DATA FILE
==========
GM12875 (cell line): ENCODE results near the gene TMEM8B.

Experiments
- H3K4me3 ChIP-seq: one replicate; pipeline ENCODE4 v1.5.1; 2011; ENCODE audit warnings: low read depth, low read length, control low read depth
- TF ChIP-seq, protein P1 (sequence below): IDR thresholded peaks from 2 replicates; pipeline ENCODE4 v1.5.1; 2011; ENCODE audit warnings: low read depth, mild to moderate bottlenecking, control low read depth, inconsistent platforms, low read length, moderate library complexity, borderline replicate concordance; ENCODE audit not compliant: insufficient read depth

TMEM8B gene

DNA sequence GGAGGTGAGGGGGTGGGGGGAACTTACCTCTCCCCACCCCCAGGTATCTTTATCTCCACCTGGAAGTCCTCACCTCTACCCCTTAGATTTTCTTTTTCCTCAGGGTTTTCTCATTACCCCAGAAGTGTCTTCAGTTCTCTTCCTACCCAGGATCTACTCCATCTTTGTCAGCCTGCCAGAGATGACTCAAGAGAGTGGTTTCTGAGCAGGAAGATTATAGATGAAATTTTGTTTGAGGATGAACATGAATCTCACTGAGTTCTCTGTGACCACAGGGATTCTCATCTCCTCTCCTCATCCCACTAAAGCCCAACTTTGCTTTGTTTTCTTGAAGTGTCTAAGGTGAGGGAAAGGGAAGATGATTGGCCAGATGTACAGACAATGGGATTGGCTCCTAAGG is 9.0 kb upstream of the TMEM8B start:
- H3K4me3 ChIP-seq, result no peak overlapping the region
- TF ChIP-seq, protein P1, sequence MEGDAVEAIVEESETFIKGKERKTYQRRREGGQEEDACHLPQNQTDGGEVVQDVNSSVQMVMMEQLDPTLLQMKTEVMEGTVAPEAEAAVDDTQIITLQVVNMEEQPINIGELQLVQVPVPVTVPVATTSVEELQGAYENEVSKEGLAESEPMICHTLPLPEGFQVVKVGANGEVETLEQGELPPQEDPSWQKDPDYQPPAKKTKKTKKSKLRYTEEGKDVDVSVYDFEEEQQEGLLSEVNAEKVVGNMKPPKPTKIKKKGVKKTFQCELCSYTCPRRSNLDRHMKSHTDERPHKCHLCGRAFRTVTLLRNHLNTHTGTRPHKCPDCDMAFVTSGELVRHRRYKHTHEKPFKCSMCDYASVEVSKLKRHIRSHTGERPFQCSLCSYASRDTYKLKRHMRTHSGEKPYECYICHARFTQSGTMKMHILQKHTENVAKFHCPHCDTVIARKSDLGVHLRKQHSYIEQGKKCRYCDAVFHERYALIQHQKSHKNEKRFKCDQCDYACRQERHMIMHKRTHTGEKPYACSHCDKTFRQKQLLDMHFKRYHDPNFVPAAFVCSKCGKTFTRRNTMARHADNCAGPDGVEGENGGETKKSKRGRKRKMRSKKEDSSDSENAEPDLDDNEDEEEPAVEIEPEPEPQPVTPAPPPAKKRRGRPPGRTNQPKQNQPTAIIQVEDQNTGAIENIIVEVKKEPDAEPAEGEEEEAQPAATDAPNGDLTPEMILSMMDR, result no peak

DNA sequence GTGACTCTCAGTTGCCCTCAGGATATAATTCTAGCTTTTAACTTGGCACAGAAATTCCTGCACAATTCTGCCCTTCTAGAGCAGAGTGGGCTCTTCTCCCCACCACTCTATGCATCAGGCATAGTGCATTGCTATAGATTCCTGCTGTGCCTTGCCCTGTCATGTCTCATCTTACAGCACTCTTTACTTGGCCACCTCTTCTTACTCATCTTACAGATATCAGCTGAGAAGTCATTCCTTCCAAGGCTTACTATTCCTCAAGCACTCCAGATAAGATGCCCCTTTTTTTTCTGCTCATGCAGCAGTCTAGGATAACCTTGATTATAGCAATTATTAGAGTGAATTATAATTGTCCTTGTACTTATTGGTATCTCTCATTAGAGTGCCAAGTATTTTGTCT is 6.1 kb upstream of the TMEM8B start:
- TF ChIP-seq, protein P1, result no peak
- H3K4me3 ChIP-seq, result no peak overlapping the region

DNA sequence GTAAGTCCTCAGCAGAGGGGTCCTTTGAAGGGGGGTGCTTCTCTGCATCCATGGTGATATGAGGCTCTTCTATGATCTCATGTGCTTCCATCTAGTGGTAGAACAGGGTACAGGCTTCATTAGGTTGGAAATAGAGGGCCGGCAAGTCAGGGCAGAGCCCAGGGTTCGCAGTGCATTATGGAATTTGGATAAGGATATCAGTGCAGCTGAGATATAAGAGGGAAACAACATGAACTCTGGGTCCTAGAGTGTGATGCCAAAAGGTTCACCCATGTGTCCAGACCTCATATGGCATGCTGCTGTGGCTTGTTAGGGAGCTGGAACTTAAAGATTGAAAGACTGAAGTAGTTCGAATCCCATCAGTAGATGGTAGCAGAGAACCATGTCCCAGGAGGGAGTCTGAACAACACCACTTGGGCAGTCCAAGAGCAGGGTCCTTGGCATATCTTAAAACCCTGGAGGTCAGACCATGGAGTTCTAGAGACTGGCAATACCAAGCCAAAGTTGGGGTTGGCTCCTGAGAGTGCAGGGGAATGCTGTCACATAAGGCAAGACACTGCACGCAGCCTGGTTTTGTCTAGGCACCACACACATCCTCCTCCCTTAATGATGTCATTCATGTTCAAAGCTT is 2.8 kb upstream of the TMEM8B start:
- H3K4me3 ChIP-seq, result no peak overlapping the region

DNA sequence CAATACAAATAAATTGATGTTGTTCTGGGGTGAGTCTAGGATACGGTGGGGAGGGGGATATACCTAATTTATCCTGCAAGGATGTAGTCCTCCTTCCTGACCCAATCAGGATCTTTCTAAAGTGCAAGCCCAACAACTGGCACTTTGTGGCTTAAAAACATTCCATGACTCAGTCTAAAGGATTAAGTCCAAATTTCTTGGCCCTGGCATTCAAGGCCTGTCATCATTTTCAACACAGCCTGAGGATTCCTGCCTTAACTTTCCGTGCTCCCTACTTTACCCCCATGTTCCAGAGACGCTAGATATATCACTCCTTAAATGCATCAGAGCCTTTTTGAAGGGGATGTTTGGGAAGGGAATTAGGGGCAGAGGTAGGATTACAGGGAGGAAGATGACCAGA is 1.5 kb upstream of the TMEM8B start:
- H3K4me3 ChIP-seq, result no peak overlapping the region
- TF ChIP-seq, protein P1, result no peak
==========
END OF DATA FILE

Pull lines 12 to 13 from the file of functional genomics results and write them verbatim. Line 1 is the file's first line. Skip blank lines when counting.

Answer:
DNA sequence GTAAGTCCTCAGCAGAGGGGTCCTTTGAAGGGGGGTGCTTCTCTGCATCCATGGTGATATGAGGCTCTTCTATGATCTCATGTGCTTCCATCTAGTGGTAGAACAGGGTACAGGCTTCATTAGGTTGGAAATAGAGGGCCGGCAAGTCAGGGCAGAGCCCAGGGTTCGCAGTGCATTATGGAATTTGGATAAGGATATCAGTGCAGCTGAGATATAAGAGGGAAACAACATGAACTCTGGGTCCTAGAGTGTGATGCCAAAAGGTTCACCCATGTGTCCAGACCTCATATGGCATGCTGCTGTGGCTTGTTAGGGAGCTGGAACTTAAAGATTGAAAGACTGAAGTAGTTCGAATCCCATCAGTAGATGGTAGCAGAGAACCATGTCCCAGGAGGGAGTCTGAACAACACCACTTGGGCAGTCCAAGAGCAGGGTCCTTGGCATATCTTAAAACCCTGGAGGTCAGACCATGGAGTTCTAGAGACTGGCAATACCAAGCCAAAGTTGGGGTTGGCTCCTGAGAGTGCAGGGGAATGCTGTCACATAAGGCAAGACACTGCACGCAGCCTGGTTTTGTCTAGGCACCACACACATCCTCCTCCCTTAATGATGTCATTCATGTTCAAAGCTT is 2.8 kb upstream of the TMEM8B start:
- H3K4me3 ChIP-seq, result no peak overlapping the region